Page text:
This "Tortotubus" Fungus Is the Oldest Land Fossil Ever Found

The name is sick, but what it did for the planet is even cooler.

Botanical Journal of the Linnean Society

Meet Tortotubus: the oldest example of fossilized terrestrial life on the planet. You can actually thank the little fungus for your very existence. More than 440 million years ago, Tortotubus was part of the early cycle of decomposition and soil formation that allowed for more complex plant life to be established on land, and for critters to start crawling out of the ocean.

Research from the University of Cambridge describes the ancient fungus in a recent article, published in the Botanical Journal of the Linnean Society. “During the period when this organism existed, life was almost entirely restricted to the oceans: nothing more complex than simple mossy and lichen-like plants had yet evolved on the land,” author Martin Smith said in a news release. “But before there could be flowering plants or trees, or the animals that depend on them, the processes of rot and soil formation needed to be established.”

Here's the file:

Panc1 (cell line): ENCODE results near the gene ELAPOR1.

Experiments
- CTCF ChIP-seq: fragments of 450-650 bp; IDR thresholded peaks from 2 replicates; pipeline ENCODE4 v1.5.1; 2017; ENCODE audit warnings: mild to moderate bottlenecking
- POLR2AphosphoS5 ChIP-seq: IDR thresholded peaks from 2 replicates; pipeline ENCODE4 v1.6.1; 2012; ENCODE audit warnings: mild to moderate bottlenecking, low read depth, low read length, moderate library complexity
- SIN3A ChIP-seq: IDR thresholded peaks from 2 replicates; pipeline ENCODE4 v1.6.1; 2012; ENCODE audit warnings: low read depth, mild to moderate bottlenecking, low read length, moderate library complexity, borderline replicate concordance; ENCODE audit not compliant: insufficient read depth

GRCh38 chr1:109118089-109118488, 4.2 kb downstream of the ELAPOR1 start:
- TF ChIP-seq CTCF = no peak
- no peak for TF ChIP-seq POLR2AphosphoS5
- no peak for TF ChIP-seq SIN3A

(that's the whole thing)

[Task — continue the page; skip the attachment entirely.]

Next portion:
Tortotubus is a network of branding microscopic tubes, just 5-12 micrometers in diameter. It is constructed in a similar way to some modern fungi, suggesting that it is a type of mycelium and was involved in breaking down nutrients and cycling them through the ecosystem. While scientists have no fossil evidence of any earlier terrestrial organism, Tortotubus likely was not alone on that primitive Earth. In fact, it very likely played an important role in digesting simple life forms like algae and bacteria.

The fungus' cord-like structure allowed it to move nutrients from where they were plenty to where they were scarce.

Botanical Journal of the Linnean Society

Tortotubus (like modern fungi) conceivably contributed to nutrient cycling, encouraging the growth and diversification of plant communities; it may also have been a nutrient source for pioneering land animals,” writes Smith in the paper. “In contrast to early plants, which lacked roots and thus had limited interactions with the subsurface, mycelial fungi play an important role in stabilizing sediment, encouraging weathering, and forming soils.”

To this day fungus plays an incredibly important role in the planet’s ecosystems. And really, they never seem to get enough credit. This research suggests that mushrooms (the fruiting body of a fungus) may have evolved on earth before animals crawled out from the sea to snack on them.

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